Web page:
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Sometimes it seems unbelievable that facing so many destructions of towns and entire cities, the loss of thousands and thousands of people, destroyed wealth, and putting all our energy into the desire to drive the invader out of this sacred Ukrainian land, it seems unbelievable, I say, that Ukraine and Ukrainians have preserved and deepened a process that began several years before: the rebirth of the Ukrainian wine industry and the understanding that this explosion that is coming is the other side of the coin of explosions, because this is the explosion of progress, and the opening of a door that leads to a staircase, which only has room to go up and where there is no place for those who want to go down.
I am an importer and producer in Ukraine. First, of course, I imported my own Vinos de La Luz, until we felt the duty to contribute our experience to the local industry. And there Big Wines Big Art, Odesa Black 2020, Ivan Marchuk Limited Edition, was born. Ivan Marchuk, a dear friend and one of the most important painters in the world, gave us an incredible work, which is part of the label.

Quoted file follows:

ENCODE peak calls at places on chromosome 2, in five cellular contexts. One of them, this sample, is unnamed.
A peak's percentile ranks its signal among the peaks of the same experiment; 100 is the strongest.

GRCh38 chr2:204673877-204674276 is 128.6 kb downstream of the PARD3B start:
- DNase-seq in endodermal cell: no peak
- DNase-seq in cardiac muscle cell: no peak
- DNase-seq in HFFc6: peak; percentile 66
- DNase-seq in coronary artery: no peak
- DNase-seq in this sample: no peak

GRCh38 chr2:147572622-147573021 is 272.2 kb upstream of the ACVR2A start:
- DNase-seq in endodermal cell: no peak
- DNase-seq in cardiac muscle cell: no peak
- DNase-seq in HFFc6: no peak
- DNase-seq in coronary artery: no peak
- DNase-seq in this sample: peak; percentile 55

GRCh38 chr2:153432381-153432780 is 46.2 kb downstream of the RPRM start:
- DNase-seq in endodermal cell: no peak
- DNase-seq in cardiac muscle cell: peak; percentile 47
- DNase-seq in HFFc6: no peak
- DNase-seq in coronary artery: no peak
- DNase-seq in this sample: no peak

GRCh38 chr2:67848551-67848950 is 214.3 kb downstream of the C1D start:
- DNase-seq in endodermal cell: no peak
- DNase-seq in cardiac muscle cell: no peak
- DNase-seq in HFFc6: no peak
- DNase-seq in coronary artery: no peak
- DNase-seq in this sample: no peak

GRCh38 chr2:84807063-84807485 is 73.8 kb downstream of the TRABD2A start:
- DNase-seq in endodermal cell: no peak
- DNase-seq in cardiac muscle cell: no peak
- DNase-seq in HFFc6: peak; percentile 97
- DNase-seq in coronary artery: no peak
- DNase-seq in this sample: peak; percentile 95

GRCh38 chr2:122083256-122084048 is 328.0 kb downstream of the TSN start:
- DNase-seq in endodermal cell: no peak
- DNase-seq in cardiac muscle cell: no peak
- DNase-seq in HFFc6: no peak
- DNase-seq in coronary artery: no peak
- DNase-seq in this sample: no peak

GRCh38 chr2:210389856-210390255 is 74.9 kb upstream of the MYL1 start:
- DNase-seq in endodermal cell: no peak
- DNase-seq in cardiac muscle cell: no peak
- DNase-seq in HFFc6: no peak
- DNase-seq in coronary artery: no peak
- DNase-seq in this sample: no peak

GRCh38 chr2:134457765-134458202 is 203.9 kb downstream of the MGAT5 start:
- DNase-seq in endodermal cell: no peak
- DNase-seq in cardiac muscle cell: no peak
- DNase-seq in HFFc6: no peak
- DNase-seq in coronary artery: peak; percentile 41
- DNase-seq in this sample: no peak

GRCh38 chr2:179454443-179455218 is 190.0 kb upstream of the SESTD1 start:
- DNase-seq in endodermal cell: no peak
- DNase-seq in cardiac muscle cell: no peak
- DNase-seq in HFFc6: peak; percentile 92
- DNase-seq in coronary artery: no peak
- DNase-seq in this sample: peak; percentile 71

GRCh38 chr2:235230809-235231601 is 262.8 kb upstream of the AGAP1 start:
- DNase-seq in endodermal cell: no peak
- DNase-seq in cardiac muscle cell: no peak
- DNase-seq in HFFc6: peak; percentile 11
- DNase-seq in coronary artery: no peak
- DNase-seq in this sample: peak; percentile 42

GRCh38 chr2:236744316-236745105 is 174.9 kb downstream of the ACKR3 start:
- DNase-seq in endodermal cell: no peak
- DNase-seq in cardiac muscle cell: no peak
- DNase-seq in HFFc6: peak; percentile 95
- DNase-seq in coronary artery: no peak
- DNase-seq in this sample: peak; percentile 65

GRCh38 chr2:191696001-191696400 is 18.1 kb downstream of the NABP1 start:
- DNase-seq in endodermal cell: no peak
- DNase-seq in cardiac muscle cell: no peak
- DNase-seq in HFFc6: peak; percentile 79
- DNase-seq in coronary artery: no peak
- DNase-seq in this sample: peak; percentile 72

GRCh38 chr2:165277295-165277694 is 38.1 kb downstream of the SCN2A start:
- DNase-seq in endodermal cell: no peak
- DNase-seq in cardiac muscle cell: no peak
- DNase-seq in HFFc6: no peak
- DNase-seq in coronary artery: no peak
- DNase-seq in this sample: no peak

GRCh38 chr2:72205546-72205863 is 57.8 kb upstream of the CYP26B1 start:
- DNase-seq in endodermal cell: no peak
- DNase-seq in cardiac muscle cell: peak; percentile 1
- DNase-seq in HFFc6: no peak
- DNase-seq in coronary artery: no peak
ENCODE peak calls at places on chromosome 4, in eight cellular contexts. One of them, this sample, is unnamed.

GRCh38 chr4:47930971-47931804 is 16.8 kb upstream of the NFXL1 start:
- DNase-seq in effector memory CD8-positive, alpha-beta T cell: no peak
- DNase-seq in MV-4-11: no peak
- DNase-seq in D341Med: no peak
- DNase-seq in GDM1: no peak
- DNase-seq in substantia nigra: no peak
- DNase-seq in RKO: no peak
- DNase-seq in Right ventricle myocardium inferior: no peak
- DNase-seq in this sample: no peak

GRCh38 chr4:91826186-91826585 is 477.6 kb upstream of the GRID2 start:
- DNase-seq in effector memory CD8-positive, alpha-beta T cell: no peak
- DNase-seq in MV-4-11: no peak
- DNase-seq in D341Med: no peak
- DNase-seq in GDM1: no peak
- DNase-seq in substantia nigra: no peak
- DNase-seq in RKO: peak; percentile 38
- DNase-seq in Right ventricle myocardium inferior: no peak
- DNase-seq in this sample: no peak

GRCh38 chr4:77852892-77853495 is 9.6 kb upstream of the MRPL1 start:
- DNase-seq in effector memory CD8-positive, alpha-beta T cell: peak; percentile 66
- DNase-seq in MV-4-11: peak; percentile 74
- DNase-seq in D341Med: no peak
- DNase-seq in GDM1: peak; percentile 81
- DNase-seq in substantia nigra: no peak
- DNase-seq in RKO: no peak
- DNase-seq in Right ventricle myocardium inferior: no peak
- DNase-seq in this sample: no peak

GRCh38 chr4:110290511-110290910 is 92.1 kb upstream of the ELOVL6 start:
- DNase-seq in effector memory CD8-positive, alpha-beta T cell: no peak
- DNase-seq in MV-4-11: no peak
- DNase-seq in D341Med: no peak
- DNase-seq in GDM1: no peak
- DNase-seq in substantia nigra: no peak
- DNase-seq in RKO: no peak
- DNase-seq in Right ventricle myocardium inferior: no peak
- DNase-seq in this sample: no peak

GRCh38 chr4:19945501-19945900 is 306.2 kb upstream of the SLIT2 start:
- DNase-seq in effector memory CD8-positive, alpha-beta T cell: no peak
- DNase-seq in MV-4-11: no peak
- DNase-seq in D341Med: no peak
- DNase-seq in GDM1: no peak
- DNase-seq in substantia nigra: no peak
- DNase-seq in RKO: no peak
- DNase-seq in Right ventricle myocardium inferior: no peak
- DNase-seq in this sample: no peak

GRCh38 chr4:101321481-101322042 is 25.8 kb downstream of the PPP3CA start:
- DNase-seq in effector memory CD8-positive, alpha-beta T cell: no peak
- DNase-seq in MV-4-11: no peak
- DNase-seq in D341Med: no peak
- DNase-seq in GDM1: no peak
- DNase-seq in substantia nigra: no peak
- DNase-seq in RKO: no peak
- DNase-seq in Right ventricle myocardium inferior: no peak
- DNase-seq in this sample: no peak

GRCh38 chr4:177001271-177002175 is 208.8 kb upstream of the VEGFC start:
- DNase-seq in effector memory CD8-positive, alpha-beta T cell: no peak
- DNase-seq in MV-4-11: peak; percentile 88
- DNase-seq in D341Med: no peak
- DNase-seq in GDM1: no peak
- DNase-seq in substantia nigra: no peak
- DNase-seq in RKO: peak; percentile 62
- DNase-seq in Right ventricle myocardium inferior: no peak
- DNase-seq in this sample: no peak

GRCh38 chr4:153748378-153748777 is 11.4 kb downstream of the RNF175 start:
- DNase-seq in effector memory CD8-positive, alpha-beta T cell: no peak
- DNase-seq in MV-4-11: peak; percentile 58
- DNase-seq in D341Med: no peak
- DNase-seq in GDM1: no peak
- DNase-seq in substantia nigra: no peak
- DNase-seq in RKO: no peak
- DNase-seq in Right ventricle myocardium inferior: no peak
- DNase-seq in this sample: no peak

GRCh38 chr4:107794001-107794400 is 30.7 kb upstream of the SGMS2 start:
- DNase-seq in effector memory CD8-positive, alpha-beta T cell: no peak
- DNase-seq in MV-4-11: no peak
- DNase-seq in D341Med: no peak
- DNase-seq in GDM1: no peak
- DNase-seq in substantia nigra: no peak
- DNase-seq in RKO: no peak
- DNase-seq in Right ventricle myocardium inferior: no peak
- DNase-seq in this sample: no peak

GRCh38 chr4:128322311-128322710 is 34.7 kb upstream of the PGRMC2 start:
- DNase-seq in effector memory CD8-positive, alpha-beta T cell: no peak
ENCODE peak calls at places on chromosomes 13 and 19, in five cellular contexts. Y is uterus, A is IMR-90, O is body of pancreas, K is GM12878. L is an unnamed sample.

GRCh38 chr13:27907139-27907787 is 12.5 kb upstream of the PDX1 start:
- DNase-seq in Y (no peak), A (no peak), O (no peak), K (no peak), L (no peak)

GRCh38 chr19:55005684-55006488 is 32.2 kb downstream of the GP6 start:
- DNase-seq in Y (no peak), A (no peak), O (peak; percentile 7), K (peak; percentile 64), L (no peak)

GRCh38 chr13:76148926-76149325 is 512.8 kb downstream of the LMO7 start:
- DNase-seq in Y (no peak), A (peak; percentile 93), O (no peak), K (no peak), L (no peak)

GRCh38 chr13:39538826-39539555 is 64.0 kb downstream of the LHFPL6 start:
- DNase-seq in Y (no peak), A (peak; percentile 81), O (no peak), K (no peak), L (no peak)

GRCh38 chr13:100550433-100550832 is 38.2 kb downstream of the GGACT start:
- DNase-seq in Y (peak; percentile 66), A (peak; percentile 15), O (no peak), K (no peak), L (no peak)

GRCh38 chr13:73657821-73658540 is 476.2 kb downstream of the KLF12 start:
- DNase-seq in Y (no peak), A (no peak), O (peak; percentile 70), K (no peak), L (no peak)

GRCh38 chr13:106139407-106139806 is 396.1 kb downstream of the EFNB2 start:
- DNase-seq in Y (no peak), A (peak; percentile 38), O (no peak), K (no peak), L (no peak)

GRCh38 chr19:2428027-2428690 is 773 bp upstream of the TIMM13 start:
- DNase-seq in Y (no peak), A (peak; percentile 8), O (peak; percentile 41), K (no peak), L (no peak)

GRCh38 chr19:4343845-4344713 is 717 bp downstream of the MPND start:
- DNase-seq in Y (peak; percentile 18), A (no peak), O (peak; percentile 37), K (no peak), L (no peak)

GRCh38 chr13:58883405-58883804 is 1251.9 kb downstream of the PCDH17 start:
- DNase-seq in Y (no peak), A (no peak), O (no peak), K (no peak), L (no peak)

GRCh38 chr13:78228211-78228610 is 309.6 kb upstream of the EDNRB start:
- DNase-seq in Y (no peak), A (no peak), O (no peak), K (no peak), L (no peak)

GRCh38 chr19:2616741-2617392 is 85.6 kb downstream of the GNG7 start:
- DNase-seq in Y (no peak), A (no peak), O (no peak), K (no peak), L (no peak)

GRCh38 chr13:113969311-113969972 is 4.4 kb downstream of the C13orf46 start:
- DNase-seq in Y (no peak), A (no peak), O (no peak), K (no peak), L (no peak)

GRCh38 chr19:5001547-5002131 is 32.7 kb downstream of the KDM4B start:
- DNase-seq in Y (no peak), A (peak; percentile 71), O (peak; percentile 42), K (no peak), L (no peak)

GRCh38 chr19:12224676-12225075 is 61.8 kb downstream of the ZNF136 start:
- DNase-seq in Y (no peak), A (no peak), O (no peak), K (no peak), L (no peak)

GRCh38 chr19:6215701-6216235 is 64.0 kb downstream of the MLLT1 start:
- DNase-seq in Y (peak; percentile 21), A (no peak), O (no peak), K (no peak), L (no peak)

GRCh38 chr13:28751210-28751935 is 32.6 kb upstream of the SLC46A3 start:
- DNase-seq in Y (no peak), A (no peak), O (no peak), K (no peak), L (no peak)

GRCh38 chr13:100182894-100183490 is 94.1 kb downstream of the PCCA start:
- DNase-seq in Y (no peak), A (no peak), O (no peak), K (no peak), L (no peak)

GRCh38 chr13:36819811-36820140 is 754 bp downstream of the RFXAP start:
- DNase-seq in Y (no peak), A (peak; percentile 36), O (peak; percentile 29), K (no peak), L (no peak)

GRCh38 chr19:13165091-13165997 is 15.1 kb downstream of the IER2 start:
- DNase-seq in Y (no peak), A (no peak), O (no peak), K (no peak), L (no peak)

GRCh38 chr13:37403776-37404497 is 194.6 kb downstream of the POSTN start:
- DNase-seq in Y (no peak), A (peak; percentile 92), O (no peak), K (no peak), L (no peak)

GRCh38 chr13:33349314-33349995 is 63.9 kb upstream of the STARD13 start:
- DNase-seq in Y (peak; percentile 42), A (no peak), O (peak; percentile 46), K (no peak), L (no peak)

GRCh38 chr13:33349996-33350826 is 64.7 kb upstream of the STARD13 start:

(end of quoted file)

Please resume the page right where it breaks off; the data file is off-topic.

Big Wines LLC is the arm of Vinos de La Luz in Ukraine and is directed – in all aspects – by Nataliia Burlachenko, to whom we owe the merits of Vinos de La Luz in Ukraine, and many recognitions for Ukraine in the world. The launch of Big Wines Big Art immediately earned the 2023 Gold Medal at the Berliner Wine Trophy, the 2023 Gold Medal at Mundus Vini, and in October, it received the 2023 Great Gold Medal from one of the most difficult competitions I know: CERVIM, the great competition held in Italy for Extreme and Heroic Wines. When I started importing my own wines, I found an immature market. There were opportunities for all foreign producers, and annual consumption grew until reaching €300,000,000 of imported products, wine and others. Competition is always healthy, although Ukraine still supports oligopolies in many imported brands, which importers repeatedly buy from competitor importers themselves, to sell in their stores. But that is going to finish step by step. It is a matter of time before the offer is segmented, especially on-trade, where the growth of HORECA had, maintains, but will have an unstoppable growth. It is logical that during wartime the priority is items related to subsistence. And although we will always consider wine part of the food chain when there is a crisis derived from a war conflict, neither local consumers nor importers bother us to tighten our belts a little but… staying in the market, with less, but staying here.